Shantakumaran Sreesanth is relishing the prospect of making a return to competitive cricket again. Image Credit: PTI file

Dubai: Shantakumaran Sreesanth does know a thing or two about how it feels to be down in the dumps. From a key member of the Indian pace attack and part of two of India’s World Cup-winning squads to being the face of the spot-fixing scandal in Indian Premier League (IPL) in 2013, the maverick cricketer has been to hell and back.

Now 37 years and with questionable fitness, it will not be easy for him to break into competitive cricket - but life has thrown a second chance at him as the Kerala Cricket Association announced last week that he will be eligible for selection in the state cricket team for this year’s domestic season if he can prove his fitness. The life ban of Indian cricket board on him, which was later reduced at the behest of Supreme Court to seven years, will end in September.

The seven-year journey in wilderness, during which Sreesanth dabbled in diverse activities - from acting in movies, making use of his dancing skills in reality shows which kept him occupied and ‘‘paid the bills,’’ but it was not without lapsing into dark phases. The shocking news of suicide of promising Bollywood actor Sushant Singh Raput last Sunday jolted him badly and he heaved a huge sigh of relief that he was back from the brink - with the support of the family and wife Bhubaneshwari Kumari.

‘‘The idea (of suicide) did strike my mind on a couple of occasions when I was interrogated. But since I came back home, I did not even think once about such a thing. True I was in depression for almost two months. To come out of depression is never easy,,,it is you who have to come out of it. My father always kept reminding me not to take any such step that I may have to repent,’’ he said.

Sreesanth celebrates taking the wicket of England's Matt Prior during his playing days. Image Credit: Reuters

Recalling his acquaintance with Rajput, Sreesanth told xtratime, a regional youtube channel: ‘‘I knew Sushant well. We used to meet each other when we trained together. The last time we met was in a party in Mumbai in February. When I got the news, I just could not believe it. Even today I feel that he is not that kind of a person for such an act. All I want to say to the youngsters is never run away from your life. You should embrace life and face the challenges it brings.’’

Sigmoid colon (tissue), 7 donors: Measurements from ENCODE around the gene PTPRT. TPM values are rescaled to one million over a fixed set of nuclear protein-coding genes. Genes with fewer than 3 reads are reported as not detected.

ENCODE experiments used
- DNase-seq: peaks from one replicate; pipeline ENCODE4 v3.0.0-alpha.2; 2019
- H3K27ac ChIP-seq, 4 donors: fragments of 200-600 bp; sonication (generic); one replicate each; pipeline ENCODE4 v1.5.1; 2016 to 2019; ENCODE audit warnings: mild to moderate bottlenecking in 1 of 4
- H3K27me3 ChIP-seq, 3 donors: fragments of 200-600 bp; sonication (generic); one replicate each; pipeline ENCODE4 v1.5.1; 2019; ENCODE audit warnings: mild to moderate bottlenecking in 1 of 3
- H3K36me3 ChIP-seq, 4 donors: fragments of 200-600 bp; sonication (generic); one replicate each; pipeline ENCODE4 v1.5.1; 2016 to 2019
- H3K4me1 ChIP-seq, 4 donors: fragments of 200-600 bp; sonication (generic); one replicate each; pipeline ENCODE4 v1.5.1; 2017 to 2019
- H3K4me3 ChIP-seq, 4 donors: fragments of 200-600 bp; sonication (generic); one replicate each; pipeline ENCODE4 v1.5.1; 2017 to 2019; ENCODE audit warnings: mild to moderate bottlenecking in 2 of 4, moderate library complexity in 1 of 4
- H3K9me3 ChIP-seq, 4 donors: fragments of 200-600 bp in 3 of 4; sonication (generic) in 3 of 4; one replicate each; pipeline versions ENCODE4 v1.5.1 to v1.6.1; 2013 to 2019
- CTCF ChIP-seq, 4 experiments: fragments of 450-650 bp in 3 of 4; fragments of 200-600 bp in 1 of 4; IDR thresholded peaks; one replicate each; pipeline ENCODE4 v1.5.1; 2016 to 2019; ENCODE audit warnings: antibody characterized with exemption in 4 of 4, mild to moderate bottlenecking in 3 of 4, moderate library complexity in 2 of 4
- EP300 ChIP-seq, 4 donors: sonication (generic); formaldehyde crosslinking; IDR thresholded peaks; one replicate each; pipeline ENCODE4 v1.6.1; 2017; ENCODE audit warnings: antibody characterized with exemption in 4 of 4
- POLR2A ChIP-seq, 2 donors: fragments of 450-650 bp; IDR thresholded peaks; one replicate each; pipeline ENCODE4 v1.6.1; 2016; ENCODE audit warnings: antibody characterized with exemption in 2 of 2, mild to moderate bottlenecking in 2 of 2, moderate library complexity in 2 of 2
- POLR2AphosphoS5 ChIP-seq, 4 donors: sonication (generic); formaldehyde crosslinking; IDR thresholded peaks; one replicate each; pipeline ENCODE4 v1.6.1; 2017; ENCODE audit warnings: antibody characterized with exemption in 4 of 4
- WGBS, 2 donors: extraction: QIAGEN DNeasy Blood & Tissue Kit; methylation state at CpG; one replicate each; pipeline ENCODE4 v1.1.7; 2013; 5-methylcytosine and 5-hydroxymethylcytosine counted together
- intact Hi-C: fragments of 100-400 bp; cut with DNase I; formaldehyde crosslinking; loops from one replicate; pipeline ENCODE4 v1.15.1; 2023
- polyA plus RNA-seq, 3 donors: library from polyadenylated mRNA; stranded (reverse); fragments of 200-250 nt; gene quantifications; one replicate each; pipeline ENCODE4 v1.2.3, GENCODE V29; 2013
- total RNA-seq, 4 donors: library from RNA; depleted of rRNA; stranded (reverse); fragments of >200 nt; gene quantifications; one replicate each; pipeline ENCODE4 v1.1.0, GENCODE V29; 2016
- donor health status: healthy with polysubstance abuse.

Asked how he managed to keep himself going, the owner of 87 wickets in 27 Tests and 75 wickets in One-day Internationals, continued: ‘‘The one who sacrifices his life is the biggest loser. People have a feeling is that they will be relieved by taking their life if they face extremes but we must constantly keep telling our soul that we need to take on the challenges of life and move ahead. All I can suggest to everyone is when you are not in a good mood you should do one thing and that is to sit upright and look in front. It is a neurologist’s programme which I have followed. I have a bigger responsibility towards my family. All I can say is that never run away from your life.’’

Ever since the lockdown for COVID-19 pandemic was eased from June, Sreesanth has started taking small steps on what could be an arduous road to any form of comeback. He has started training and bowling at an indoor facility in Kochi co-owned by him few times a week, with members of the Kerala team like skipper Sachin Baby and Basil Thampi keeping him company.

Speaking to Gulf News over phone from Kochi, Tinu Yohanan, former Indian bowler and now Kerala coach said: ‘‘From whatever I have seen, he is running in well and looking quite sharp. There is still a long way to go as the KCA will do his fitness assessment etc, but he definitely has a few years of cricket left in him.’’

Sreesanth, known for often his overstated aggro on the field, is planning big though. ‘‘I want to see Kerala winning the Ranji Trophy and feel it’s still possible for me to take a comeback into the national team. I want to complete 100 wickets in Tests,’’ he said in the interview.